Origin: West and Central Africa
Scientific Name: Lonchura malabarica
African Silverbill is an adaptable, easy-to-breed species. A peculiar trait of the bird includes the habit of involving itself in incubating the eggs and other bird species and rearing the young hatched ones, which do not belong to them. The African Silverbill has many other advantages. It is hardy and can withstand extremes of temperature. It lives happily with other very small seedeaters.
There is also an Indian Silverhill but the bird is not that physically hardy.
Size: 10 to 12 cm (4 to 41/2 in)
Head: creamy-brown. Body: cream yellow. Wings: dark brown. Underparts: pale buff. Rump: black. Tail: black. Beak: silver. Legs: dull pink.
HEN: The hen has a similar look to that of her male counterpart, so it is impossible to determine the sex of these birds by appearance. It is best to purchase several birds and allow them to choose their mate. The cock has a pleasant voice.
African Silverbill Diet: (Seedeater)
Plain basic canary seeds and mixed millets form the basic diet. Millet sprays are also relished and occasional green food, grit, and cuttlefish bone should be provided.
African Silverbill Breeding
The African Silverbill has a very peaceful nature and breeds happily among other species of small birds, such as waxbills, in a mixed collection. Several pairs often nest at the same time and may help each other while feeding the chicks, once they are all out on the perches.
This bird may sometimes develop the unfortunate habit of making ‘sandwich nests’. The bird constructs a nest, lays eggs, and then immediately makes another nest on top. To prevent this, nest boxes or baskets should be filled with nesting material, and tightly packed with a small amount of space left for the birds to complete their preparations. A quiet place must be selected for the nest boxes and baskets.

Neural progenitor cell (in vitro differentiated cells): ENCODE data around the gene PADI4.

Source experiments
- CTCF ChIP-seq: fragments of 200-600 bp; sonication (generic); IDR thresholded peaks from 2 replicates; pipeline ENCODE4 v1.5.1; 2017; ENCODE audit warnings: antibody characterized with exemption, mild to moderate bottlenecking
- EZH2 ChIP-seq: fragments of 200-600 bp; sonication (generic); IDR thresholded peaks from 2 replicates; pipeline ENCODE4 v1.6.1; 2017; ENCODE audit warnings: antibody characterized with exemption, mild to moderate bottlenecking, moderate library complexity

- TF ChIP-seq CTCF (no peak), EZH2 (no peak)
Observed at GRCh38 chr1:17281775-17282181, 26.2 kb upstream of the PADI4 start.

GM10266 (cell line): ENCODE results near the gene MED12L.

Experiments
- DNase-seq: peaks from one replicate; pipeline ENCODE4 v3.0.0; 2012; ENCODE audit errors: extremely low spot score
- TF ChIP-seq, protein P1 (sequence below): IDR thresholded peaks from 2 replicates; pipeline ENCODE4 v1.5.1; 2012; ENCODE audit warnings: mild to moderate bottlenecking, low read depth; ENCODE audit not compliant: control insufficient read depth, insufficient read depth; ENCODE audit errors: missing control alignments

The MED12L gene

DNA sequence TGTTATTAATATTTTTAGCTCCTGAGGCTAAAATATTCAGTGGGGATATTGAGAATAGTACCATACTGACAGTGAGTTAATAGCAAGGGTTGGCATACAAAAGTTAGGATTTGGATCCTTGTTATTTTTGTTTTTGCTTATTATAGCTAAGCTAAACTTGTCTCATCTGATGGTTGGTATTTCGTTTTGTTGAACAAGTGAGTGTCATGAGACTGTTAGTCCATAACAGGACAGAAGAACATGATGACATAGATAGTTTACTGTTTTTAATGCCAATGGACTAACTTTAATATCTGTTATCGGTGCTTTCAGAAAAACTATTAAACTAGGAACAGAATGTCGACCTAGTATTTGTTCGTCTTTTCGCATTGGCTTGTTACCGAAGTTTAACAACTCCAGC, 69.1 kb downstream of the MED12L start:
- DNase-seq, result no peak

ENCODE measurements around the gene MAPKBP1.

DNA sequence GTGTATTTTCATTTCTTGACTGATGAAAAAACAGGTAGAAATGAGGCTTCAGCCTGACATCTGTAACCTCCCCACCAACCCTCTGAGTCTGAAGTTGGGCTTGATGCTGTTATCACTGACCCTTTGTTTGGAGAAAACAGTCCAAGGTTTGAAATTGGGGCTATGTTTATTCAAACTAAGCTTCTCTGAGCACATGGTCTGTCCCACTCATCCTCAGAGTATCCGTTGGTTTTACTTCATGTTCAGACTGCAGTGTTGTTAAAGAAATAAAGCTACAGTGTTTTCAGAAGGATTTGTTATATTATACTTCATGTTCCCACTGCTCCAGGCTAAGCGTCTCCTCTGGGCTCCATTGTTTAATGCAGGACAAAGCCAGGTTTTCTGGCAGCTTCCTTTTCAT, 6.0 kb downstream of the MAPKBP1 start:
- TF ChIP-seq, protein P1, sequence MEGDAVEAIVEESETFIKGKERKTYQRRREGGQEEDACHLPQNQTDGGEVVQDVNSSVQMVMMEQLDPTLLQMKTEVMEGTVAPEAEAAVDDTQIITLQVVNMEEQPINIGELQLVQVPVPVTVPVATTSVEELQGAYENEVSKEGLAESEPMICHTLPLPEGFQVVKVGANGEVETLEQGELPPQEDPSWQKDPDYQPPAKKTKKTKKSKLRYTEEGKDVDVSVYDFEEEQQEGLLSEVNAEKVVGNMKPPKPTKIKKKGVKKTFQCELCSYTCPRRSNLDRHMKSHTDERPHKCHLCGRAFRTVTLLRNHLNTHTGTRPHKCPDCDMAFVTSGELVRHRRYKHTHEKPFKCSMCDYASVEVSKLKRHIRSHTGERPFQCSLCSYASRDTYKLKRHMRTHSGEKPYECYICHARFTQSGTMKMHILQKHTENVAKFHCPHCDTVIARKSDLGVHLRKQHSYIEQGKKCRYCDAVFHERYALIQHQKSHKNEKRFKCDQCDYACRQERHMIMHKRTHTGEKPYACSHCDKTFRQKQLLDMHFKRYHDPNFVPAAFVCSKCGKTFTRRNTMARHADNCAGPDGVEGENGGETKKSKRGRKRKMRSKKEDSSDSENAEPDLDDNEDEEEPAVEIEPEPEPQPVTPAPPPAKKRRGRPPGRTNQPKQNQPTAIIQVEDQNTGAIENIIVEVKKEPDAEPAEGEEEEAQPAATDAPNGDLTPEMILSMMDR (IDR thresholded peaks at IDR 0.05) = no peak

The birds use soft materials such as mosses, soft grasses, and feathers, constructing a narrow slip-in entrance. Four eggs form the normal clutch and the incubation period is 12 days. While feeding the young, the parents should be given some extras such as soaked bread and hard-boiled egg, some chopped meal worms, and fresh ants’ eggs. Soaked and sprouted seed is better than dry seed during the breeding season.
This bird hybridizes with the Spice Bird quite frequently and gets prepared to hatch and rear the young of restless sitters, such as the Cordon Bleu and the Red-Eared Waxbill.
This species also interbreeds with Bengalese, so these can be used as foster parents in emergencies.
One pair of African Silverbills can rear 20 young ones in one season. The group may all be left together to form a colony and true pairs may be identified with split plastic rings.
A large population of birds is trapped as cage bird pets. But the species faces no extinction threat because the bird can freely mix with other birds due to its easy breeding character.